You may recall that a week ago I rose to the challenge of fellow tweeter Katherine Mahon and wrote a short piece of Flash Fiction featuring a hermit as the unlikely hero of a historical romance. And there it would lie, but for the nagging of my older sister Helen.
For her viewing pleasure, I have written another random scene drawn from the as yet unplotted, unplanned and unwritten hermit story. Unedited, unproofed and with apologies for it's crapness. This is for Helen AKA Nin:
The Hermit Part Deux
“Mr... er.. Francis,” Anne said, quite unable to meet the hermit’s darkly intense gaze. “I do not wish to be inhospitable but generally speaking hermits, you know... well they live in the wilderness. Fed by birds and wild berries and so on.” Realising she was twisting her hands together in a rather desperate fashion, she tucked them behind her back. This unfortunately, had the detrimental effect of making her feel like a naughty school girl. I am a Duchess, she reminded herself. For once she was glad of the stiff busk within her corset that kept her from melting in a puddle of supine apprehension at the man’s feet.
“Wilderness,” he repeated, carefully annunciating each syllable as though the word were quite ridiculous. His voice had a hint of foreignness in its rich dark tones. It reminded her of aromatic coffee and exotic spices, of warmth and liquid pleasure. She shivered and pressed her soft lips together in a prim line of disapproval.
“Wilderness,” she said. Squaring her shoulders, she forced herself to look him in the eye. It was a mistake. His eyes were as black and unfathomable as a cobra. He looked with the watchful poise of a lethal beast, ready to strike. Anne swallowed. “Hermits live in the wilderness,” she said firmly. “Not in ducal residences. Not in gardens landscaped by Mr Lancelot Brown. People are... they are talking, Mr... Francis.”
“Just Francis,” he supplied. A faint smile curled his lip and she fought the sudden urge to take a step back, to remove herself from his dizzying presence.
“I think not.”
He shrugged and she wondered how an unkempt man clad in nothing but a homespun shirt and breeches should manage to look quite so effortlessly elegant. “Why should I care if people talk?”
“You sir, need not. I must. It is not that I wish to be inhospitable you understand, but all ladies must safeguard their reputations. Particularly widows and particularly widows who are duchesses.” Looking up at him she suddenly felt ridiculous parroting her mother’s words. The hermit’s shirt was open at the neck, showing the strong tanned line of his neck. His hair was almost to his shoulders, in wild black curls and dark stubble shadowed his lean cheeks. She thought of her late husband with his pale paunch and stubbled head. His ornate brocades and velvet breeches, the diamond buckles on his shoes and long curling wig. The epitomy of middle-aged civilised manhood.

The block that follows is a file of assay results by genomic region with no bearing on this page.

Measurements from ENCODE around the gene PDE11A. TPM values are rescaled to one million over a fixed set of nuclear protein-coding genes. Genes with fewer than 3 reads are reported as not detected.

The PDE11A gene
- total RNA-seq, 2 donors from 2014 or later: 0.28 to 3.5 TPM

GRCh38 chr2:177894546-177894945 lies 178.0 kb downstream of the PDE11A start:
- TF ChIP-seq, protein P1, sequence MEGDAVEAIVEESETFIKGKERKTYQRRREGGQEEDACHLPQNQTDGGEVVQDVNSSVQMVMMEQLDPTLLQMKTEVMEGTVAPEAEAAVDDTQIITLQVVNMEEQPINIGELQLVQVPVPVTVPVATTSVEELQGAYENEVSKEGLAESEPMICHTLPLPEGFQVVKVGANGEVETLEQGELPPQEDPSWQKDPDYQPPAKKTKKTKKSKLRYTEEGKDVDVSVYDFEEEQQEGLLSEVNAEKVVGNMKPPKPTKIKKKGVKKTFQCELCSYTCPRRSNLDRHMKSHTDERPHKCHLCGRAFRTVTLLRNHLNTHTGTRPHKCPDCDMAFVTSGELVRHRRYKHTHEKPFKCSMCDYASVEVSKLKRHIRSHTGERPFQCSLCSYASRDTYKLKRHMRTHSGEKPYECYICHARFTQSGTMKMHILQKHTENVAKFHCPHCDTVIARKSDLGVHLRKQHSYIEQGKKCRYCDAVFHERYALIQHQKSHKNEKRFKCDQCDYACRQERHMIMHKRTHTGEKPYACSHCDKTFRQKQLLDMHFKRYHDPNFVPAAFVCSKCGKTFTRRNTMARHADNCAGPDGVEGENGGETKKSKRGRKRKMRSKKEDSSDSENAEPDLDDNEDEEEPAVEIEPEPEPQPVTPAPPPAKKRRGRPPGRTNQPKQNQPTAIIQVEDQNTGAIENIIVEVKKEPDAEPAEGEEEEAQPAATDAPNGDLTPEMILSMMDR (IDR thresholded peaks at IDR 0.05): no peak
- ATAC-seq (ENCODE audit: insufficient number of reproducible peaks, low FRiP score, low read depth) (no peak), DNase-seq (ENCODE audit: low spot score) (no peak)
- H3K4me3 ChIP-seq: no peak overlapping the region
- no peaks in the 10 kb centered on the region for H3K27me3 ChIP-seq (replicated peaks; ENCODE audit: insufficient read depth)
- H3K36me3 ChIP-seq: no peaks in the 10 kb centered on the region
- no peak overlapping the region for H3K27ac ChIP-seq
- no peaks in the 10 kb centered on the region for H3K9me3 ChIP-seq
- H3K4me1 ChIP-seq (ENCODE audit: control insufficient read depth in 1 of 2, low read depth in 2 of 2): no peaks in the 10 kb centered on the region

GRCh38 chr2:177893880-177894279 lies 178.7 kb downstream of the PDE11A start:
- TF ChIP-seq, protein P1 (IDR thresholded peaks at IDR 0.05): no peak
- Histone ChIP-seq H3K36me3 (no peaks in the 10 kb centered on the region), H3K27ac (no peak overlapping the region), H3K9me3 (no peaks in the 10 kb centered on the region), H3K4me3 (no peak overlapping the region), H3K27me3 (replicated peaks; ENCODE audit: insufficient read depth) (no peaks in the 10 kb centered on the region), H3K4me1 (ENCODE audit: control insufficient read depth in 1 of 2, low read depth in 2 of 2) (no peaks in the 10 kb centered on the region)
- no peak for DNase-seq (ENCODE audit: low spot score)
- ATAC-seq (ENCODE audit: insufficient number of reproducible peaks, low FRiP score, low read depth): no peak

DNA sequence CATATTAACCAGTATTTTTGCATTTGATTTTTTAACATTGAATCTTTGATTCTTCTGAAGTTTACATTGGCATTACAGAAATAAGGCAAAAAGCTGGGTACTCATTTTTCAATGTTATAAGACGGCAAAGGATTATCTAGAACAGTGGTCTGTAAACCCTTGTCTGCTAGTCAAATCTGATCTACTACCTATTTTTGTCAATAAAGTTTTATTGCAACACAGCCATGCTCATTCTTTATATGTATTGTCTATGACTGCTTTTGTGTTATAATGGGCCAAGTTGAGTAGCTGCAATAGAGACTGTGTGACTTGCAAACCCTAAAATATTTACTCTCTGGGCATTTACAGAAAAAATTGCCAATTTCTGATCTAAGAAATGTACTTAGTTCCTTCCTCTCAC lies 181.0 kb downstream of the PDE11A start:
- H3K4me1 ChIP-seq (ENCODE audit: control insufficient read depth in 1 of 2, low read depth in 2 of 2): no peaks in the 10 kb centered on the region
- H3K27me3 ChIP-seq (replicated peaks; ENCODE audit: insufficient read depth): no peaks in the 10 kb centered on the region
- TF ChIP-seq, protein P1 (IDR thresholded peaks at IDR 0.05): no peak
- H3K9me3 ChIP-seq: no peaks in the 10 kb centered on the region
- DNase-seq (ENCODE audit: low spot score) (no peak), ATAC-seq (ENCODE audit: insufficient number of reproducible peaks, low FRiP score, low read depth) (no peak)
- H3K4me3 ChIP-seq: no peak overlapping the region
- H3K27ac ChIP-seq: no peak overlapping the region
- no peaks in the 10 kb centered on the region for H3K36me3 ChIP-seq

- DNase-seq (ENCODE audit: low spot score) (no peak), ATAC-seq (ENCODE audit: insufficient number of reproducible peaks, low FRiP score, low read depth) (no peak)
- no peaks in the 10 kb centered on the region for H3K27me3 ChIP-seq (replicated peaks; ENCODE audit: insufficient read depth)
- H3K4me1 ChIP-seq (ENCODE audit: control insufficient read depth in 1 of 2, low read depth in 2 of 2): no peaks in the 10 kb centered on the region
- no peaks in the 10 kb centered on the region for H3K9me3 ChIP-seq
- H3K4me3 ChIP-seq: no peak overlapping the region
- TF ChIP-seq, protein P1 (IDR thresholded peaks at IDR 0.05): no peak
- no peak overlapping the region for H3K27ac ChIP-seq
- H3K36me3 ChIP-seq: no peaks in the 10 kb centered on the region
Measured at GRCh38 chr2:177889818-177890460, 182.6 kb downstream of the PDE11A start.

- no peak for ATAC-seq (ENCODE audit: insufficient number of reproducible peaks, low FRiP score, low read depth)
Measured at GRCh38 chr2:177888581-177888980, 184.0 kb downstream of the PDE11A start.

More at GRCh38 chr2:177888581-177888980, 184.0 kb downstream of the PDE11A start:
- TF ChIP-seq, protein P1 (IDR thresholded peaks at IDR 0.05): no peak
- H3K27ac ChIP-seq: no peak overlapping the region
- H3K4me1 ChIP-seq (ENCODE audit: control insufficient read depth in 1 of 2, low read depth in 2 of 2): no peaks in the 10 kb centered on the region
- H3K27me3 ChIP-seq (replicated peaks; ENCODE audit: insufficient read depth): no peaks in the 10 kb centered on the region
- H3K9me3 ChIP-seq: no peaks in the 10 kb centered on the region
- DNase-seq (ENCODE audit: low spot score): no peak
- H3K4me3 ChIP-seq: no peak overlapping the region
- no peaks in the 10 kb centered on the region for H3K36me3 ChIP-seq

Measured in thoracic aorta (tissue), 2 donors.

For a moment it seemed that seeking true wilderness outside of these walls was an impossibility, for wilderness was bound up within this shabby, dark-eyed man of prayer. It burned inside him, lighting his eyes and dancing in the graceful impatience of his fingers. It was as though a whirling typhoon was spinning within the manicured disarray she had planned, designed and boxed within the walls of her estate, hedged by dainty trees and pretty follies.
A grin lit his face, transforming his onyx eyes to smiling crescents of liquid bronze. “So you wish to force me to the wild, to prey upon wild berries and commune with the wind? And this will relieve the suspicions of... your mother?”
“Oh!” Her hand flew to her throat. “How could you –“
“- I am told what I need to know.” His gesture swept the sky and the landscape in one eloquent movement. Meeting her eyes, his smile faded. “And I know that you are needlessly afraid of censure. This is your little kingdom, my lady and you will grant your favour as you please. It is willed that I am here.” Abruptly, he turned away from her and started walking up the hill in long strides. She watched him, open mouthed. Glancing back over his shoulder he called to her. “You have nothing to fear in me, Duchess. I am a man of God.”
She thought she heard a laugh borne on the light breeze which ruffled the stiffly waxed curls of her elaborate coiffure like a caress. Watching his broad-shoulders leaning forward against the wind, it occurred to her that she had never seen a man less godly in her life.